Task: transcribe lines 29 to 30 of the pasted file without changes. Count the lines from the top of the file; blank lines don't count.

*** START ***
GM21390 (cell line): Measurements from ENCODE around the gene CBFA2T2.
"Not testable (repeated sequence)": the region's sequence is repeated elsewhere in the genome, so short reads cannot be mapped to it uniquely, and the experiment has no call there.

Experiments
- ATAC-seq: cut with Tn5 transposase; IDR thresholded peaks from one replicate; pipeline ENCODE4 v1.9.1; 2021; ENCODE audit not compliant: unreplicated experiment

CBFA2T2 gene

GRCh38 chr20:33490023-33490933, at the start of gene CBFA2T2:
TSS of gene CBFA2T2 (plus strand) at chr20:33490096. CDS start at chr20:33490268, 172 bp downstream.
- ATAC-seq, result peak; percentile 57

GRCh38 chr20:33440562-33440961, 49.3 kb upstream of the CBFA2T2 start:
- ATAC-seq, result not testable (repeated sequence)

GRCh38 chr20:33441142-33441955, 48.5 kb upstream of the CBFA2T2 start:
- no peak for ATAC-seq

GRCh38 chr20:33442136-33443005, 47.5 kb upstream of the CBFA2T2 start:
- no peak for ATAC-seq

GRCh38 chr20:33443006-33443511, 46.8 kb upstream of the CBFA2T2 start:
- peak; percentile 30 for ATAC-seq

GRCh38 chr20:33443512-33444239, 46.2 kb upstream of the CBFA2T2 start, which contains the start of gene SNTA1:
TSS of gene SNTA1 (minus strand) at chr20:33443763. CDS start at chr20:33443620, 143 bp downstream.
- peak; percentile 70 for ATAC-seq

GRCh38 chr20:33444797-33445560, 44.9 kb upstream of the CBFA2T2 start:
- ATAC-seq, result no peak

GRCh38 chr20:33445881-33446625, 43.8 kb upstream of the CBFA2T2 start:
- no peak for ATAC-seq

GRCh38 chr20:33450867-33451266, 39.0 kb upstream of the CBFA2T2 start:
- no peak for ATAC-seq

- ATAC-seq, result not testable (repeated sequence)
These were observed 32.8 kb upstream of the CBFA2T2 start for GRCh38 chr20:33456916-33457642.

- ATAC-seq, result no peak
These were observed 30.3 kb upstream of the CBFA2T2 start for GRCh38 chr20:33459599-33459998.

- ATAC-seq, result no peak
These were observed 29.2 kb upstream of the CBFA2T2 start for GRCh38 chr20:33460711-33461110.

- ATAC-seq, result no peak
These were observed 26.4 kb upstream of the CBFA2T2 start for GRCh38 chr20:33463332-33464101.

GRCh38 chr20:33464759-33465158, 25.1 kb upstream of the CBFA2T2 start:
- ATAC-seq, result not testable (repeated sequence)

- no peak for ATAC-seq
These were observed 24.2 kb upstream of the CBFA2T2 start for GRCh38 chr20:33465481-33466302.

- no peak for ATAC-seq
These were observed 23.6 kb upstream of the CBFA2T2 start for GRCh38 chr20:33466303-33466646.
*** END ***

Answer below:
These were observed 30.3 kb upstream of the CBFA2T2 start for GRCh38 chr20:33459599-33459998.

- ATAC-seq, result no peak